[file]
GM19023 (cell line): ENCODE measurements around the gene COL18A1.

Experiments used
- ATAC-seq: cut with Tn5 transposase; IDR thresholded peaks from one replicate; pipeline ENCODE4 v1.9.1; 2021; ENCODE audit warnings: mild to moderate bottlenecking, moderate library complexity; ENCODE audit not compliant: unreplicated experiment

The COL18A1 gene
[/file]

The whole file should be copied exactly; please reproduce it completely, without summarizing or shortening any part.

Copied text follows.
GM19023 (cell line): ENCODE measurements around the gene COL18A1.

Experiments used
- ATAC-seq: cut with Tn5 transposase; IDR thresholded peaks from one replicate; pipeline ENCODE4 v1.9.1; 2021; ENCODE audit warnings: mild to moderate bottlenecking, moderate library complexity; ENCODE audit not compliant: unreplicated experiment

The COL18A1 gene